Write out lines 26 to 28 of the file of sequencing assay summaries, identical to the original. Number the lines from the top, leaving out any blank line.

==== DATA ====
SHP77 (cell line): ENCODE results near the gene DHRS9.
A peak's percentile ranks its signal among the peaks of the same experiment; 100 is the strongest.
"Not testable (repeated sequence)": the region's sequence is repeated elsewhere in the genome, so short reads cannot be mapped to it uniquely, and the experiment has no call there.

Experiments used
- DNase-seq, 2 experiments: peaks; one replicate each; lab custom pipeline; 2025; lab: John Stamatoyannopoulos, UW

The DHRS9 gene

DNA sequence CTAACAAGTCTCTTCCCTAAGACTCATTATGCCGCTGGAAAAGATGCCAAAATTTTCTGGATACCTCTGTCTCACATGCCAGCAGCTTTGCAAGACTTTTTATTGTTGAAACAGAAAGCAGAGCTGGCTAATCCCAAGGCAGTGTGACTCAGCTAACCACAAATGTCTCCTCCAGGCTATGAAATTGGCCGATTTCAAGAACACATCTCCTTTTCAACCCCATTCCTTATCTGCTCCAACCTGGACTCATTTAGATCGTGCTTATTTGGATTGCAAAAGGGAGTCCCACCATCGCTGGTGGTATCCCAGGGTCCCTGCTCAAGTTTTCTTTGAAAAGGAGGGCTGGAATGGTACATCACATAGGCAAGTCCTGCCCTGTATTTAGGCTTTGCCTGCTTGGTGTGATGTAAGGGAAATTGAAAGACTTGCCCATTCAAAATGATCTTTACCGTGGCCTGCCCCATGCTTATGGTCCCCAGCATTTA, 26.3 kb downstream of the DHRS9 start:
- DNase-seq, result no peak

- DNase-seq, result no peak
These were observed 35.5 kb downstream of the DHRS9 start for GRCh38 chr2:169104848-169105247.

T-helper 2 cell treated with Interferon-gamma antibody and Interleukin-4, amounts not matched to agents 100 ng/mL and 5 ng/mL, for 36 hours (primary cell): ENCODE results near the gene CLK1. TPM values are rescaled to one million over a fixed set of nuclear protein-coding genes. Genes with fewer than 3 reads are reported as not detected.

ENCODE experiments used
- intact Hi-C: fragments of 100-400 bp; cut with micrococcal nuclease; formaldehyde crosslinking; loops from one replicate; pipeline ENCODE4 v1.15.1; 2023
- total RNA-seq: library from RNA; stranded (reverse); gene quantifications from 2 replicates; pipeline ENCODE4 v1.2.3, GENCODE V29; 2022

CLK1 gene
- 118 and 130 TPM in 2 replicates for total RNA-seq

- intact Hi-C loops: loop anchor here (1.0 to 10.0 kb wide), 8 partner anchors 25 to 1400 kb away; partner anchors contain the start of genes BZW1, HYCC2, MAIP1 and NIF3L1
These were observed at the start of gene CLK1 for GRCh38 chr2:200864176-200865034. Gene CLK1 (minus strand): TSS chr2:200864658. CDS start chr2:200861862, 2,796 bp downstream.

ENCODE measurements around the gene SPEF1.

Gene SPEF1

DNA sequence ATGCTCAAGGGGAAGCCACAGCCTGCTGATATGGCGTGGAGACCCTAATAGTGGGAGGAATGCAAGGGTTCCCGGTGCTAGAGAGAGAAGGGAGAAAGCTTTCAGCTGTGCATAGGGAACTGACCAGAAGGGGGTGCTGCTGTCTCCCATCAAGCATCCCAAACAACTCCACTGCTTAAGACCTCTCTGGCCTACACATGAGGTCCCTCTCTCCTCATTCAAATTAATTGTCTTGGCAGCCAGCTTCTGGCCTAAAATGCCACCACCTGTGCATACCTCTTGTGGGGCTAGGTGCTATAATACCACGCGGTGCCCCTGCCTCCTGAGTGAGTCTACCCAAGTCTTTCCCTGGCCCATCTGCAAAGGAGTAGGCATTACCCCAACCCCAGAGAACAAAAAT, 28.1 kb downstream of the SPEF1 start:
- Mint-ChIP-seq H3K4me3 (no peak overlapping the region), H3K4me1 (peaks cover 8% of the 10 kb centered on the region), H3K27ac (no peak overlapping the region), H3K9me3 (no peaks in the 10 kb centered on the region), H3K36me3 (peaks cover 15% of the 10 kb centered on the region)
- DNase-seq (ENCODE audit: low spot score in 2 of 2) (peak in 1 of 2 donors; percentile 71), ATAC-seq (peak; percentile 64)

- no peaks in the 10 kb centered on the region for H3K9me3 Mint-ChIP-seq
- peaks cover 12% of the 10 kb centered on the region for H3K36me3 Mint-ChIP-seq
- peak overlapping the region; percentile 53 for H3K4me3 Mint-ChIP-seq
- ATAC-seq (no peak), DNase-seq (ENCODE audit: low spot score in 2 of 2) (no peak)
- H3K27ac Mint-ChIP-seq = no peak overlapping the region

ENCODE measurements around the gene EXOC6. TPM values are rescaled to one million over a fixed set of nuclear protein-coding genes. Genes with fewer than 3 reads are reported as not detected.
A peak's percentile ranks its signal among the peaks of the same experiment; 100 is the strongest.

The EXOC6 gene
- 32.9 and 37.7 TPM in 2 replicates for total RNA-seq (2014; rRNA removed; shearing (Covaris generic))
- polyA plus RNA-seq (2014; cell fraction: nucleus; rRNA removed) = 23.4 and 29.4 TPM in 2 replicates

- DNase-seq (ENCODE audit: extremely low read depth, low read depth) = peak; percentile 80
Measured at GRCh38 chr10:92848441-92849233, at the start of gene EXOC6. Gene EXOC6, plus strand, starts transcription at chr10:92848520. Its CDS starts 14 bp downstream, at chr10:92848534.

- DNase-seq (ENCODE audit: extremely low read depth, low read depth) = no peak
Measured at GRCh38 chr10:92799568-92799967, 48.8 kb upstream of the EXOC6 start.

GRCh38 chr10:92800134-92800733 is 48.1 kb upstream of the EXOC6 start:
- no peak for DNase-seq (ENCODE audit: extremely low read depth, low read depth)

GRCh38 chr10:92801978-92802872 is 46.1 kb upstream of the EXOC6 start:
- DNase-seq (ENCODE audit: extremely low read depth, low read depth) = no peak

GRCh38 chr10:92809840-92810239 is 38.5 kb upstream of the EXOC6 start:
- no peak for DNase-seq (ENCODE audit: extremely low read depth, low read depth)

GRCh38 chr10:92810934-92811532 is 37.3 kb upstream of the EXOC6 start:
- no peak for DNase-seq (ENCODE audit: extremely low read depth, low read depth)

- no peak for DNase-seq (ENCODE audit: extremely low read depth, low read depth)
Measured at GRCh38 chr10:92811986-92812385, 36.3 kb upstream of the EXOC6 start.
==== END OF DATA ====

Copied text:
- peak overlapping the region; percentile 53 for H3K4me3 Mint-ChIP-seq
- ATAC-seq (no peak), DNase-seq (ENCODE audit: low spot score in 2 of 2) (no peak)
- H3K27ac Mint-ChIP-seq = no peak overlapping the region